Diamond’s decision was welcomed by Chancellor George Osborne.
“This is the first step towards a new culture of responsibility in British banking,” said Chancellor Osborne.
Chairman Marcus Agius has already announced his resignation and will take over the running of the bank until a replacement is found.
“I am deeply disappointed that the impression created by the events announced last week about what Barclays and its people stand for could not be further from the truth,” Mr. Diamond said in a statement.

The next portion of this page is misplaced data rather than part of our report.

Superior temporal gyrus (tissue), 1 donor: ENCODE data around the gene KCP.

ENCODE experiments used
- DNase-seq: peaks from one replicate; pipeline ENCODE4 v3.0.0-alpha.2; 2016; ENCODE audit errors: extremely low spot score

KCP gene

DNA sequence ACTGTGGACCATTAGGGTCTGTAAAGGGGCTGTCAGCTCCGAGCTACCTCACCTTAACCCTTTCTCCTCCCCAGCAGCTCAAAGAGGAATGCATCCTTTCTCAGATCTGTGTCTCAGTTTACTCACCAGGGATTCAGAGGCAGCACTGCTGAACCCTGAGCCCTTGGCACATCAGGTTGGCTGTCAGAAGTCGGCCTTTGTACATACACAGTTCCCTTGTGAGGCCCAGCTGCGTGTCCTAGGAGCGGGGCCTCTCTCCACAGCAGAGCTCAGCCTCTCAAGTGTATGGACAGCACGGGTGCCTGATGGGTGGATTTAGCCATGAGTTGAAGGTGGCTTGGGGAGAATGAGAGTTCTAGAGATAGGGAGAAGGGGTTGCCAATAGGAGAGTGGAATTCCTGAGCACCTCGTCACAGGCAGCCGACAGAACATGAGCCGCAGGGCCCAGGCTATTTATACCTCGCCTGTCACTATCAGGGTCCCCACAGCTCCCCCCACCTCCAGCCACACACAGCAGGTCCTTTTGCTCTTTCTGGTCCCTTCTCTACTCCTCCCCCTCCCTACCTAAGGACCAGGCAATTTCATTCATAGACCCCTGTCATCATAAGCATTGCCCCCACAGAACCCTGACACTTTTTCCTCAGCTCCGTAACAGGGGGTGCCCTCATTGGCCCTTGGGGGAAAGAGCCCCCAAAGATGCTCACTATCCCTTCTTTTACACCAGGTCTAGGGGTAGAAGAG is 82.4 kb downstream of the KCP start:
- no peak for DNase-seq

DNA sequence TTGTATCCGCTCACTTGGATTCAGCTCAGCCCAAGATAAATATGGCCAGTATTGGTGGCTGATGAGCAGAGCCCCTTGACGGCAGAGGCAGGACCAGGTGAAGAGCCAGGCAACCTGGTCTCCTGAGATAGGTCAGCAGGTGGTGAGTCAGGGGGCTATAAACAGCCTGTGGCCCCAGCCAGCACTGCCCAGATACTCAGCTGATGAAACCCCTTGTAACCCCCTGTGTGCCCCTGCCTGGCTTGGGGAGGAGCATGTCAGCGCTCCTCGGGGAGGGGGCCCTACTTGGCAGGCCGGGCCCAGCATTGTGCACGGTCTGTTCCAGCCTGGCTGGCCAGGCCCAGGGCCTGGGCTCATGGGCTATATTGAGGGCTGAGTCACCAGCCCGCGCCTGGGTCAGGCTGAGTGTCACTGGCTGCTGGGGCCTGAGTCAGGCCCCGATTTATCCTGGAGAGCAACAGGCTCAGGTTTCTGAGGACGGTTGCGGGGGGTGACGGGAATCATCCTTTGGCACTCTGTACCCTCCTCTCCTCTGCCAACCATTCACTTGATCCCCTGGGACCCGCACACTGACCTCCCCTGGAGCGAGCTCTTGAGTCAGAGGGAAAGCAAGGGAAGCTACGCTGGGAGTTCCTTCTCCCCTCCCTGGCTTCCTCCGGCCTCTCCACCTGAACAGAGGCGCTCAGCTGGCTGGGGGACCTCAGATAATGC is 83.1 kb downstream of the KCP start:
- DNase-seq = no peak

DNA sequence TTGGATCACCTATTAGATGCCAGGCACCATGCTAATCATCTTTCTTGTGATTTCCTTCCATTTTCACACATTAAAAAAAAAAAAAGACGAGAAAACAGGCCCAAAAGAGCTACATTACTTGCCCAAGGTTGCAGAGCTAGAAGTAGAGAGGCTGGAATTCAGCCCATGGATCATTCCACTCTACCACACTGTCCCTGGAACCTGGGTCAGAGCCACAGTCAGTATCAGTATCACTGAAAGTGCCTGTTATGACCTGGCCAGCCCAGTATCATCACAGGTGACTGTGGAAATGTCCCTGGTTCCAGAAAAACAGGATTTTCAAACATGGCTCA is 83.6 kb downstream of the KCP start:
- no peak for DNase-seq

The decision of Mr. Diamond comes after Barclays was fined USD 450 million for attempting to manipulate Libor, lowering them to hide their risk level during financial crisis.
After Agius’s resignation, politicians and shareholders continued to call for Mr Diamond to step down.
Prime Minister David Cameron, who has launched an inquiry into banking standards, has described the rigging of Libor rates as “a scandal”.
The Serious Fraud Office is also considering whether to bring criminal charges.
Mr Diamond, one of the UK’s highest paid chief executives, was head of Barclays Capital, its investment bank division, when his staff were trying to manipulate the key inter-bank rates.
“He maintains that he didn’t know what was going on,” says BBC business editor Robert Peston. “He feels he was hounded out.”